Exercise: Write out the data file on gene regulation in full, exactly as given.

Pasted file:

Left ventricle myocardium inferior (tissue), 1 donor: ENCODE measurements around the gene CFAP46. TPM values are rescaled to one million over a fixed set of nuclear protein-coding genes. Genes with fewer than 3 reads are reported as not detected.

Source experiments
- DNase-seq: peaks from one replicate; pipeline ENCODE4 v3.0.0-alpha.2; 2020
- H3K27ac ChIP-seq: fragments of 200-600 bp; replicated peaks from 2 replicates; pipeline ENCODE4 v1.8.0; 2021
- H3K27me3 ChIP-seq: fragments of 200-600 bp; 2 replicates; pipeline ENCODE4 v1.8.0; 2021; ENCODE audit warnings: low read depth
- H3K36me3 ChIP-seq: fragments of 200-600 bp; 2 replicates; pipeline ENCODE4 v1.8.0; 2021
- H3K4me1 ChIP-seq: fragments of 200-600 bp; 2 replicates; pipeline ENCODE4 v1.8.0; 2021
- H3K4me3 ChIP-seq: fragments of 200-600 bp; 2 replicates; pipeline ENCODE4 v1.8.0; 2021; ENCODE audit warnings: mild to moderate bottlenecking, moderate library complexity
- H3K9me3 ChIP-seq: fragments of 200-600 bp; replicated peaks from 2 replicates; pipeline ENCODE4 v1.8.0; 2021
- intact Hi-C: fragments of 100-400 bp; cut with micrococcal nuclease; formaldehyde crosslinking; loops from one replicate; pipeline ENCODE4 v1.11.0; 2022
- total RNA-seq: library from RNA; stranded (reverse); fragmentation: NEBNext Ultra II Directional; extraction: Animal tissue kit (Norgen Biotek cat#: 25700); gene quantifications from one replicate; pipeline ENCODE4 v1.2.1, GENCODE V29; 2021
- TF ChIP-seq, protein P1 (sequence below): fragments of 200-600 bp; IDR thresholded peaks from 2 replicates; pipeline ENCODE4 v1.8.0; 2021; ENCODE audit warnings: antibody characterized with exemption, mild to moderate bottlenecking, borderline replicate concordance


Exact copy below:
Left ventricle myocardium inferior (tissue), 1 donor: ENCODE measurements around the gene CFAP46. TPM values are rescaled to one million over a fixed set of nuclear protein-coding genes. Genes with fewer than 3 reads are reported as not detected.

Source experiments
- DNase-seq: peaks from one replicate; pipeline ENCODE4 v3.0.0-alpha.2; 2020
- H3K27ac ChIP-seq: fragments of 200-600 bp; replicated peaks from 2 replicates; pipeline ENCODE4 v1.8.0; 2021
- H3K27me3 ChIP-seq: fragments of 200-600 bp; 2 replicates; pipeline ENCODE4 v1.8.0; 2021; ENCODE audit warnings: low read depth
- H3K36me3 ChIP-seq: fragments of 200-600 bp; 2 replicates; pipeline ENCODE4 v1.8.0; 2021
- H3K4me1 ChIP-seq: fragments of 200-600 bp; 2 replicates; pipeline ENCODE4 v1.8.0; 2021
- H3K4me3 ChIP-seq: fragments of 200-600 bp; 2 replicates; pipeline ENCODE4 v1.8.0; 2021; ENCODE audit warnings: mild to moderate bottlenecking, moderate library complexity
- H3K9me3 ChIP-seq: fragments of 200-600 bp; replicated peaks from 2 replicates; pipeline ENCODE4 v1.8.0; 2021
- intact Hi-C: fragments of 100-400 bp; cut with micrococcal nuclease; formaldehyde crosslinking; loops from one replicate; pipeline ENCODE4 v1.11.0; 2022
- total RNA-seq: library from RNA; stranded (reverse); fragmentation: NEBNext Ultra II Directional; extraction: Animal tissue kit (Norgen Biotek cat#: 25700); gene quantifications from one replicate; pipeline ENCODE4 v1.2.1, GENCODE V29; 2021
- TF ChIP-seq, protein P1 (sequence below): fragments of 200-600 bp; IDR thresholded peaks from 2 replicates; pipeline ENCODE4 v1.8.0; 2021; ENCODE audit warnings: antibody characterized with exemption, mild to moderate bottlenecking, borderline replicate concordance